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The famous Duke Ellington Band.
Louis Armstrong

There was an explosion of music during the Harlem Renaissance. Jazz and blues was the music that vocalized Harlem’s nightlife. Jazz, which originated in New Orleans, was a fast-paced, energetic style of music. The combination of string and wind instruments created a rhythm that encouraged dancing. The mentality behind Jazz was that it allowed the musician to improvise and create his own rhythm. Some of the most well known jazz musicians during the time period were Edward Kennedy “Duke” Ellington, Cab Calloway, Louis Armstrong, and Miles Davis.

The Blues was a musical form that developed in the post-war South and migrated its way to New York. It had steady, melodic instrumentals accompanied by lyrics that held intense personal and emotional elements. The blues intended to express black struggles and experiences in the post-war era. Bessie Smith and Ethel Waters, among others, were popular Blues singers helped spread the popularity and recognition of the musical form.

A list of the most prominent musicians during the Harlem Renaissance:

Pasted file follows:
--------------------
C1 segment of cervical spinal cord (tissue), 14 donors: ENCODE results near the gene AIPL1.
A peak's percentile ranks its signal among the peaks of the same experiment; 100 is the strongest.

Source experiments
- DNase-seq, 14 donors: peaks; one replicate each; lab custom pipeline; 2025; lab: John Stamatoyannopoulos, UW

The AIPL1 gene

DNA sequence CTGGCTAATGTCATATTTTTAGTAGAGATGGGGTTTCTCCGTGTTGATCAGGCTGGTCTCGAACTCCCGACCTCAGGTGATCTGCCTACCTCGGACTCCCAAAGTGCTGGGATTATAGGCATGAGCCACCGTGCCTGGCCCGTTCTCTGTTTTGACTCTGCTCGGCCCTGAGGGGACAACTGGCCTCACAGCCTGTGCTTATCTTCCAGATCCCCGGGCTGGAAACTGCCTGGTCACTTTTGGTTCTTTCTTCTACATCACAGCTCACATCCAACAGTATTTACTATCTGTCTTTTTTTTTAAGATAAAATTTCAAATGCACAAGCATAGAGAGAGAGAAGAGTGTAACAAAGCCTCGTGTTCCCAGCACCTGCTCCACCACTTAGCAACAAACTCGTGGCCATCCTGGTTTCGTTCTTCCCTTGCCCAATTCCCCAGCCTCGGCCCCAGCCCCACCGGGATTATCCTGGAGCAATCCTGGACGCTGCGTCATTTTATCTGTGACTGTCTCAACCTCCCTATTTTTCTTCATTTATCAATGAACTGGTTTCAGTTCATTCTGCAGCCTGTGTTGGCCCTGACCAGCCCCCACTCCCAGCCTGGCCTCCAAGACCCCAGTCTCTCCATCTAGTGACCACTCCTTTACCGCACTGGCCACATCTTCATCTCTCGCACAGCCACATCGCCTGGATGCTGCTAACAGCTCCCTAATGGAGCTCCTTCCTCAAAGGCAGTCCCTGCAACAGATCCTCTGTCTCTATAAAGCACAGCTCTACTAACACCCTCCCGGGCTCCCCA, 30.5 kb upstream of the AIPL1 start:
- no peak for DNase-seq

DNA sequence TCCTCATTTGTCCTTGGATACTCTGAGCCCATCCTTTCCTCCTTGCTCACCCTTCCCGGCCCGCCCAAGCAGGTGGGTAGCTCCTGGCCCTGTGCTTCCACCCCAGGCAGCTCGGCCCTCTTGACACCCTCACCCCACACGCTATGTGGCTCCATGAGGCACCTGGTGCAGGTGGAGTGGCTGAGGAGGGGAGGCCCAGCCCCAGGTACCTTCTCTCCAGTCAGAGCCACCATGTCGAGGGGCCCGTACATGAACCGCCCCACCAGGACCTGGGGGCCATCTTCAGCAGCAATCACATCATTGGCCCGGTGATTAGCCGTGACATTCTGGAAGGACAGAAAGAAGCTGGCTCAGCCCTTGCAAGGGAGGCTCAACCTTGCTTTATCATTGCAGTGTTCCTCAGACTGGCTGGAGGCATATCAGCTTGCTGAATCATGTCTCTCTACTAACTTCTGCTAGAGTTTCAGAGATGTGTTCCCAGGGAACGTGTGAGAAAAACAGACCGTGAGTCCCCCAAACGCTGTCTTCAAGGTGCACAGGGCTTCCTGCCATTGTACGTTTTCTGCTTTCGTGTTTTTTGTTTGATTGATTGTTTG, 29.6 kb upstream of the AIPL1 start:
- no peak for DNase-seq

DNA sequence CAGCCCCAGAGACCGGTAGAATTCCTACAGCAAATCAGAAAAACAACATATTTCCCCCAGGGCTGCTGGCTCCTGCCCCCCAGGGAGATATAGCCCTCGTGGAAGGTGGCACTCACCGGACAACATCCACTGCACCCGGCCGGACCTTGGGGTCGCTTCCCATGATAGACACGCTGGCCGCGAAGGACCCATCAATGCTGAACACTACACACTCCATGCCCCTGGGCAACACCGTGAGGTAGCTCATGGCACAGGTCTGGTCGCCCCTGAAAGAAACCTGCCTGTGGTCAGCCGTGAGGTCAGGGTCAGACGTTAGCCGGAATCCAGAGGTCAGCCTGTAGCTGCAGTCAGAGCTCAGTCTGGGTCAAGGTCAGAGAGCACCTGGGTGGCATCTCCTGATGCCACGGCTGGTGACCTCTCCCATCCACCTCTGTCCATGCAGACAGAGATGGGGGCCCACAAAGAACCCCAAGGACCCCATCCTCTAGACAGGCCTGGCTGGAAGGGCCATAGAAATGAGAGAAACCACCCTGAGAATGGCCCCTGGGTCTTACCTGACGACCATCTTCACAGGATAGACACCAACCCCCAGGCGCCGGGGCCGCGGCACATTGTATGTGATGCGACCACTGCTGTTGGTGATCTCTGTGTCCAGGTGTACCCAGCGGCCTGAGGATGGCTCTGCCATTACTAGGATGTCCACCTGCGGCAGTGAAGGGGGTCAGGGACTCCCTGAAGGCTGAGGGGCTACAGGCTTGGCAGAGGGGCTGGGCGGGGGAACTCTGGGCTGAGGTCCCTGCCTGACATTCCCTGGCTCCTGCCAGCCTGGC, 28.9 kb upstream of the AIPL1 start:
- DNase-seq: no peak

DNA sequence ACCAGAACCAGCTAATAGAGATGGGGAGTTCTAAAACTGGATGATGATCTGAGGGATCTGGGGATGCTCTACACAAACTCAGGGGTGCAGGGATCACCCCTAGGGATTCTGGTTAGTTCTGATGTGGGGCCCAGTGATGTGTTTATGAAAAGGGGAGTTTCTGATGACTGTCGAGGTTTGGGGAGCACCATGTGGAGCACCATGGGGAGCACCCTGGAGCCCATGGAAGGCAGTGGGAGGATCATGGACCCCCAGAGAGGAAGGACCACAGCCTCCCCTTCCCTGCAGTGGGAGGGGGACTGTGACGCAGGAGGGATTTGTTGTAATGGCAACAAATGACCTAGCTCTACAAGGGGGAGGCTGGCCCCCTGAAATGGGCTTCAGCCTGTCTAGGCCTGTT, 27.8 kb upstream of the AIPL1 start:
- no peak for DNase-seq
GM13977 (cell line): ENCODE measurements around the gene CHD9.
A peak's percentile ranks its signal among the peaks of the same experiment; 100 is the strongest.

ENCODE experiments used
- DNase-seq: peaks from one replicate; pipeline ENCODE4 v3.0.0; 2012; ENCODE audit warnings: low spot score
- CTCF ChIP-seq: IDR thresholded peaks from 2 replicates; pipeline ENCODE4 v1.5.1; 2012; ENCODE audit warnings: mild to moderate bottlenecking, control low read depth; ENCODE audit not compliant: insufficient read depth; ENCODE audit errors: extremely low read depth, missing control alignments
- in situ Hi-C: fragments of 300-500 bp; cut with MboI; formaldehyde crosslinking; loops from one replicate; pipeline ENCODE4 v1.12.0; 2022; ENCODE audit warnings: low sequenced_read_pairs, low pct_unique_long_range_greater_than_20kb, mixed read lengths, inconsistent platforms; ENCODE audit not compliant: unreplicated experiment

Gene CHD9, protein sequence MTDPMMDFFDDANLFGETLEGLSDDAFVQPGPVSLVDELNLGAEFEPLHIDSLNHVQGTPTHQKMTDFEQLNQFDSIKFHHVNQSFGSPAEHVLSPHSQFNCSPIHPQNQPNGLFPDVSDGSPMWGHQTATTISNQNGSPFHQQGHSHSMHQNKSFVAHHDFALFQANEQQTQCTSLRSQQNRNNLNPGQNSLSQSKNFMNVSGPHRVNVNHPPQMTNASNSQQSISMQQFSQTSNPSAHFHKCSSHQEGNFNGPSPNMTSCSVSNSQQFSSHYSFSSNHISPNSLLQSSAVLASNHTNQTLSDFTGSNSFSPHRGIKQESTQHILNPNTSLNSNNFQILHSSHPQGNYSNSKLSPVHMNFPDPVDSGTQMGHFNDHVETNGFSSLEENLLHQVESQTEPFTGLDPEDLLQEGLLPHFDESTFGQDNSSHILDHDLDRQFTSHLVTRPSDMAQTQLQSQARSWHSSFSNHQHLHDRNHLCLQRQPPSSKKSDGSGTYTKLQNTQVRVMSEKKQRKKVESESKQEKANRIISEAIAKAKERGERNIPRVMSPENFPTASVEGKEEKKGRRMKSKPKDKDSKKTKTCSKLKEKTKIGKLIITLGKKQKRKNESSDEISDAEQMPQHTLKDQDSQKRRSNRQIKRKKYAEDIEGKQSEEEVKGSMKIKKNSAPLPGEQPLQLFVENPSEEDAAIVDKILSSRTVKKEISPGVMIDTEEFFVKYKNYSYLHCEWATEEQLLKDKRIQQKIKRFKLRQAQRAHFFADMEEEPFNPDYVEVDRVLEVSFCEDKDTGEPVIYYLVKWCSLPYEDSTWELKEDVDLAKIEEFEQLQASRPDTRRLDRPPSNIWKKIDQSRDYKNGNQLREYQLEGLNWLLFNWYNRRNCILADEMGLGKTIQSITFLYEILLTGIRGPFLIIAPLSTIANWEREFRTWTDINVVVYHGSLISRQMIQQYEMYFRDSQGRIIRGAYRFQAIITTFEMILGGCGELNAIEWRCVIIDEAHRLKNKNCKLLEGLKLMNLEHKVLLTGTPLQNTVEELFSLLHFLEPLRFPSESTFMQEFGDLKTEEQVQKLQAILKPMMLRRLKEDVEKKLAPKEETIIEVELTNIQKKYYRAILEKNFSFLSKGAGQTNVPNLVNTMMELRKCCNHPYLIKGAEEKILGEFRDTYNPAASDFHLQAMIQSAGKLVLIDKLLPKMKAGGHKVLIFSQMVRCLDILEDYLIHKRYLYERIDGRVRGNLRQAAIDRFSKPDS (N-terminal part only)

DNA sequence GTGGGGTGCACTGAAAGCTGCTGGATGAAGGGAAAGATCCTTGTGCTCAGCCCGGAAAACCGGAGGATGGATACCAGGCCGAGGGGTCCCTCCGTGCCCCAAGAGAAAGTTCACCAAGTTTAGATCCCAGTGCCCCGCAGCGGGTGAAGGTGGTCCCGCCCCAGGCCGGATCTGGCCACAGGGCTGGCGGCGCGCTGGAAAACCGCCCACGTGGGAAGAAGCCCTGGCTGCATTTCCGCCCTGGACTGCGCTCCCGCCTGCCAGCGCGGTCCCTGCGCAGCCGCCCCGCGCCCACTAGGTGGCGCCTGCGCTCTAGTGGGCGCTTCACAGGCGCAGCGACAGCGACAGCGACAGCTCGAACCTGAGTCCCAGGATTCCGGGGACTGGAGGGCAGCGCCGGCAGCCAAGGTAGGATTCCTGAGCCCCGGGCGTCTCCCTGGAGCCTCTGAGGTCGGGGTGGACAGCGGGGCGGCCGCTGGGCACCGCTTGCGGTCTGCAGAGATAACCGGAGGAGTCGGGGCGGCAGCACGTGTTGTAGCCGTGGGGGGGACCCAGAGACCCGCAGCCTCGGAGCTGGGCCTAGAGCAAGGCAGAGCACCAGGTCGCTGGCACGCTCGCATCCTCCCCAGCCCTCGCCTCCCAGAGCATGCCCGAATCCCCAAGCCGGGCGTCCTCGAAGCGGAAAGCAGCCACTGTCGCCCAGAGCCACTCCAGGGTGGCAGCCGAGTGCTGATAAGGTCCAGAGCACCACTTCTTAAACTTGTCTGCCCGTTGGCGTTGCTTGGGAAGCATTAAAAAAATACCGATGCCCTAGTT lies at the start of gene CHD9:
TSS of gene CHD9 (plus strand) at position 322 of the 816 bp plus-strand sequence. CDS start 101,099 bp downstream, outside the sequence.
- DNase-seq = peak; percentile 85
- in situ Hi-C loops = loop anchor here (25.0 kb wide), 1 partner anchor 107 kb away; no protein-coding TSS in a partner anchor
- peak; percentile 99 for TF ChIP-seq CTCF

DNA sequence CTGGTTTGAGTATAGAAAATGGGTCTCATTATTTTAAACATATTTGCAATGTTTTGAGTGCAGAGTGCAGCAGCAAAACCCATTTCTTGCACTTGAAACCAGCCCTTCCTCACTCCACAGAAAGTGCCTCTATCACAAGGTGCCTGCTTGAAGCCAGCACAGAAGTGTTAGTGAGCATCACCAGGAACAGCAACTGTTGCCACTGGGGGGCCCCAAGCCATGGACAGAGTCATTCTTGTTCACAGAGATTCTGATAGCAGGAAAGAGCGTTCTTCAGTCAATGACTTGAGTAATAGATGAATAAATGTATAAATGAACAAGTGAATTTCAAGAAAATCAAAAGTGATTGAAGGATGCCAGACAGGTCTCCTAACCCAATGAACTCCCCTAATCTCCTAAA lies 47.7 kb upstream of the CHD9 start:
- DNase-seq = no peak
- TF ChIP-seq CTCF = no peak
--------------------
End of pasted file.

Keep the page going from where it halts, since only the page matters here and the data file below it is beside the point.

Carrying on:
Armstrong, LouisFields, DorothyJordan, Joe
Bechet, SidneyForsythe, Harold BruceMack, Cecil
Blake, EubieGershwin, GeorgeMorton, Jelly Roll
Bradford, PerryGruenberg, LouisOliver, Joseph "King"
Calloway, Cabell, "Cab"Handy, W.C.Ory, Edward "Kid"
Cole, BobHenderson, FletcherRazaf, Andy
Cook, Will MarionJessye, EvaSmith, Willie "the Lion"
Cuney-Hare, MaudJohnson, HallStill, William Grant
Dett, Robert NathanielJohnson, James P.Waller, Thomas "Fats"
Ellington, DukeJohnson, John RosamondWhite, Clarence Cameron
Europe, James ReeseJoplin, ScottWilliams, Clarence

Louis Armstrong - "Stompin' At The Savoy"

Duke Ellington - "It Don't Mean A Thing (If It Aint Got that Swing)"

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